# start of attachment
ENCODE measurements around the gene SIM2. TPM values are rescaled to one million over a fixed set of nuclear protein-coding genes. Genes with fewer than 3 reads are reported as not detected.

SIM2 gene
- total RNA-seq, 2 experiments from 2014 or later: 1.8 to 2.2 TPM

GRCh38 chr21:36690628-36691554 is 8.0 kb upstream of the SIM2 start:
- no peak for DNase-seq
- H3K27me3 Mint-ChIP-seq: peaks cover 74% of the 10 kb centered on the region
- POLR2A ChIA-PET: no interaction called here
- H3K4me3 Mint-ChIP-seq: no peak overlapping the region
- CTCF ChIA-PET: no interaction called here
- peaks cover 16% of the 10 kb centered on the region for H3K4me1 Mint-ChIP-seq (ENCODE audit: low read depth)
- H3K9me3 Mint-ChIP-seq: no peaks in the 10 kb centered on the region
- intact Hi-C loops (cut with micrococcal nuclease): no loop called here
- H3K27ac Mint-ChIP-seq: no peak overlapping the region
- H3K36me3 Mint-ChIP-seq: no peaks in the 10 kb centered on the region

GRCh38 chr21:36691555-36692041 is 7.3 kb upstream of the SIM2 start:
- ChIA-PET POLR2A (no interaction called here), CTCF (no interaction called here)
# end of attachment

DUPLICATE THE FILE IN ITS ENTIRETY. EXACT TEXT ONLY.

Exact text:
ENCODE measurements around the gene SIM2. TPM values are rescaled to one million over a fixed set of nuclear protein-coding genes. Genes with fewer than 3 reads are reported as not detected.

SIM2 gene
- total RNA-seq, 2 experiments from 2014 or later: 1.8 to 2.2 TPM

GRCh38 chr21:36690628-36691554 is 8.0 kb upstream of the SIM2 start:
- no peak for DNase-seq
- H3K27me3 Mint-ChIP-seq: peaks cover 74% of the 10 kb centered on the region
- POLR2A ChIA-PET: no interaction called here
- H3K4me3 Mint-ChIP-seq: no peak overlapping the region
- CTCF ChIA-PET: no interaction called here
- peaks cover 16% of the 10 kb centered on the region for H3K4me1 Mint-ChIP-seq (ENCODE audit: low read depth)
- H3K9me3 Mint-ChIP-seq: no peaks in the 10 kb centered on the region
- intact Hi-C loops (cut with micrococcal nuclease): no loop called here
- H3K27ac Mint-ChIP-seq: no peak overlapping the region
- H3K36me3 Mint-ChIP-seq: no peaks in the 10 kb centered on the region

GRCh38 chr21:36691555-36692041 is 7.3 kb upstream of the SIM2 start:
- ChIA-PET POLR2A (no interaction called here), CTCF (no interaction called here)